For the next stage, the researchers were aided by the computational tools provided by Prof. Tsarfaty, which had been developed in his laboratory for the purpose of monitoring the development of cancerous growths. They used these tools to analyze the imaging data obtained in the study. Thus they were actually able, for the first time, to observe with their own eyes the corkscrew movement of the root, as well as to precisely quantify and chart some 30 root growth parameters relating to time and space – including acceleration, length, changes in cell structure, coordination between cells during the growth process and velocity – for each one of the thousand cells at the root tip. Using fluorescent reporters, the findings even allowed them to precisely assess the movement and the influence of the auxin on the root, and the way in which it controls the growth process. Prof. Shani: “The computational tools that were developed for cancer research have enabled us, for the first time, to precisely measure and quantify the kinetics of growth and to reveal the mechanisms that control it at the resolution of a single cell. By this they have significantly advanced plant research, an area of utmost importance for society – both from an environmental point of view and in terms of agriculture and feeding the population.” Prof. Tsarfaty adds: “This was a synergetic collaboration that benefited and enlightened both parties. In plants, processes take place much more rapidly, and therefore constitute an excellent model for us. In consequence of the findings provided by this plant study, we are presently examining the possibility of a similar screw-like motion in cancer cells and in metastases, in the course of their penetration into adjacent healthy tissues.”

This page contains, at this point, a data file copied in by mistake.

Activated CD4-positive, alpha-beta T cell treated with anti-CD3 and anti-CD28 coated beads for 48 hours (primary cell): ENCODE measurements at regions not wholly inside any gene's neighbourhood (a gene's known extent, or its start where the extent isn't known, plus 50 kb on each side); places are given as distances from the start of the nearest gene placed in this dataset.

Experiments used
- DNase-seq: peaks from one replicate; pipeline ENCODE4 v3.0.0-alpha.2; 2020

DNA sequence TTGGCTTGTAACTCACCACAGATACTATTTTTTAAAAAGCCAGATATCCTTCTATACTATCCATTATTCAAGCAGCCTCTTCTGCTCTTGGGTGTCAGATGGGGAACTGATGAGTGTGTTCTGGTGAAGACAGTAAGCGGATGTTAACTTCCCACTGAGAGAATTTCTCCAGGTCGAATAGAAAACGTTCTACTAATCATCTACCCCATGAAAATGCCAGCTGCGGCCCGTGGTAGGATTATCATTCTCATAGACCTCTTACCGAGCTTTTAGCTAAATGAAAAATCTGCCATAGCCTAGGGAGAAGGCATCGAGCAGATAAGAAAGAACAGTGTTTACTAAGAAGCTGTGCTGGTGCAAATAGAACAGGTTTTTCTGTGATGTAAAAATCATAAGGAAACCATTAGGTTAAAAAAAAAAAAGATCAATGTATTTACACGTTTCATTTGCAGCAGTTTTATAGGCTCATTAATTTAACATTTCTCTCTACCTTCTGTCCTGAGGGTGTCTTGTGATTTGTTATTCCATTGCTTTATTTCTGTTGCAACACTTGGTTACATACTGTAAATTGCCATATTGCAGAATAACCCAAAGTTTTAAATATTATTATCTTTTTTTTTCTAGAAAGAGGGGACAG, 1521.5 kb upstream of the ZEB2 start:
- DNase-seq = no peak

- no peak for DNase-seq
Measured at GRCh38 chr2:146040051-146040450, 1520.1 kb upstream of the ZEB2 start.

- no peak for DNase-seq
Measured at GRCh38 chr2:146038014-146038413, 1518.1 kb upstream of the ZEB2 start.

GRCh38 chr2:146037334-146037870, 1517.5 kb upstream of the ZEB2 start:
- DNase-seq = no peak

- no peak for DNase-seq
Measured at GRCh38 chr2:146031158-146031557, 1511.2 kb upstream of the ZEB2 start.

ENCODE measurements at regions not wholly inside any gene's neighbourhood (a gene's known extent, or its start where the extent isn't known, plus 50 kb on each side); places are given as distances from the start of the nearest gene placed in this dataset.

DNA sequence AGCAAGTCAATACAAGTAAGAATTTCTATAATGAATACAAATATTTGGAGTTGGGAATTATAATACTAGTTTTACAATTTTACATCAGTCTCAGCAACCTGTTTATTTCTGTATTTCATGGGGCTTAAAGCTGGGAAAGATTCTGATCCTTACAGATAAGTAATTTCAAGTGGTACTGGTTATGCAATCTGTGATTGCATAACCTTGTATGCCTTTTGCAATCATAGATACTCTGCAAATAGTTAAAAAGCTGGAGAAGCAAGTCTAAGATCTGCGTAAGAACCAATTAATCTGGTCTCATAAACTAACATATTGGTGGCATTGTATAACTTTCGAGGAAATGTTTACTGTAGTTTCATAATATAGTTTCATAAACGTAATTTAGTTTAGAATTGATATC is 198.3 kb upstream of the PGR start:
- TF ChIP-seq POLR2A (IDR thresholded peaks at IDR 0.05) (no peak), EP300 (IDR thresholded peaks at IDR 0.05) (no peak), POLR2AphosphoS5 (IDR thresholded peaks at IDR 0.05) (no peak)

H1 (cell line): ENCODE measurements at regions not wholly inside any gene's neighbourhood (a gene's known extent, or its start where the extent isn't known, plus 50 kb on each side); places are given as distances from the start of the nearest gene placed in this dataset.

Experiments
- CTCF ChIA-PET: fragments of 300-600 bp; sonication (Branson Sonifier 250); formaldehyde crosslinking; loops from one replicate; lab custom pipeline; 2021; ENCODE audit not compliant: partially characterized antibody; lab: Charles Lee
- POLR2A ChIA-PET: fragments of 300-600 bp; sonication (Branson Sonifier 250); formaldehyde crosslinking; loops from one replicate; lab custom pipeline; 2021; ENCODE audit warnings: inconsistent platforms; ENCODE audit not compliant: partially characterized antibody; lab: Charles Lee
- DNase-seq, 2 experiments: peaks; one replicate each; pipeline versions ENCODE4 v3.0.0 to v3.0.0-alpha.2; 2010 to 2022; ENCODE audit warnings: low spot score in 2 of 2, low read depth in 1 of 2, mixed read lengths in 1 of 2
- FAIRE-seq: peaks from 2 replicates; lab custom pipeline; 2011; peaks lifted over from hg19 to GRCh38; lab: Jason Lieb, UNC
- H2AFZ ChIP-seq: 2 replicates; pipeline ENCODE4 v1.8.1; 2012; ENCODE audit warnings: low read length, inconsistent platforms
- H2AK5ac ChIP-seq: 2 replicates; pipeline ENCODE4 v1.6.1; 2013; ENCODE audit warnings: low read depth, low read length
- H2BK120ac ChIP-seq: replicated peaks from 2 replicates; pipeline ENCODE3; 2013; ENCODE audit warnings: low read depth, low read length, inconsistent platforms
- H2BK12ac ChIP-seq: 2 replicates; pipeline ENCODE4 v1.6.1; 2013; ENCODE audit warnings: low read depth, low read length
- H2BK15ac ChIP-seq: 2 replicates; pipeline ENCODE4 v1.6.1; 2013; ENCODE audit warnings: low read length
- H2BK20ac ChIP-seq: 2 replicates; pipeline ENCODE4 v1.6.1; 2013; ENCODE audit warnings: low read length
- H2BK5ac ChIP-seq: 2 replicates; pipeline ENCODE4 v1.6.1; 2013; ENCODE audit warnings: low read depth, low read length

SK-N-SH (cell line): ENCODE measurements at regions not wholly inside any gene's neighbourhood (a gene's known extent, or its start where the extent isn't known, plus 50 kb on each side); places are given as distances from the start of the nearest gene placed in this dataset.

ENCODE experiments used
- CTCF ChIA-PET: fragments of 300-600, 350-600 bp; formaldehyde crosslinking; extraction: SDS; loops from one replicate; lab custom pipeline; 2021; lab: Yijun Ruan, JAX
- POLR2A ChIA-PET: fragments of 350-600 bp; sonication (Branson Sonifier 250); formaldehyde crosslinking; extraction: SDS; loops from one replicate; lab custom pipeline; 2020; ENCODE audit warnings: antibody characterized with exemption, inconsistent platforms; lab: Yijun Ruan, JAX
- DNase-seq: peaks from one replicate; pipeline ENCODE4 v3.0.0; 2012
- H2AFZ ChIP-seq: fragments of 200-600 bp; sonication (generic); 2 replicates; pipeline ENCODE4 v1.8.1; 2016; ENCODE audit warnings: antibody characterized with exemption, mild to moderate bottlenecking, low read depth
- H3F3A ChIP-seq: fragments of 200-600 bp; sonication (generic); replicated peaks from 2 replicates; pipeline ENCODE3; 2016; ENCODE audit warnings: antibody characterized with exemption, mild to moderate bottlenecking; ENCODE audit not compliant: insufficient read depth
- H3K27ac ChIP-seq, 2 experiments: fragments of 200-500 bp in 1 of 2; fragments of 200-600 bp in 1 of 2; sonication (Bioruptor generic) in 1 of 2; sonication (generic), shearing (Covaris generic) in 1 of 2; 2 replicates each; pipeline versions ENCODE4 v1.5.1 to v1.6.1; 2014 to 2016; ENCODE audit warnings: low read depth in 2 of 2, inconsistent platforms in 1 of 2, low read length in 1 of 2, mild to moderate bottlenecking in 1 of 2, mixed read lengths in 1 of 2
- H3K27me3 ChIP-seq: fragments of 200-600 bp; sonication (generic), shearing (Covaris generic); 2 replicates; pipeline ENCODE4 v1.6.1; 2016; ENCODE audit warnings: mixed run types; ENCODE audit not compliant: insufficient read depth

Tel Aviv’s Ecological Oasis: The Yehuda Naftali Botanic Garden at TAU

A donor-supported renovation focuses on research, facilities and visitor access.

By Lindsey Zemler

TAU’s Yehuda  ​Naftali Botanic Garden is a Tel Aviv oasis for all, a collaborative research hub for plant scientists, engineers and neuroscientists, as well as a beautiful urban nature site that welcomes schoolchildren, soldiers and the general public and numbers among the city’s top tourist attractions.

In the last few months, the Garden has been undergoing a massive rejuvenation and enhancement program.

“Thanks to the generous support of Mr. Yehuda Naftali, this long-awaited renovation marks a significant step forward in our mission to be at the cutting edge of botanical research, education and conservation in Israel,” says Prof. Abdussalam Azem, Dean of the George S. Wise Faculty of Life Sciences, to which the Garden belongs. “This project brings us to the next level in improving infrastructure and access.”

Path construction in progress. Photo: Rafael Ben-Menashe.

A priority in planning the renovations, which are almost complete, was to increase access to all corners of the 34-dunam (8-acre) site, including to school groups, families, researchers, and students. This involved making the paths easier to navigate with wheelchairs, strollers, or groups.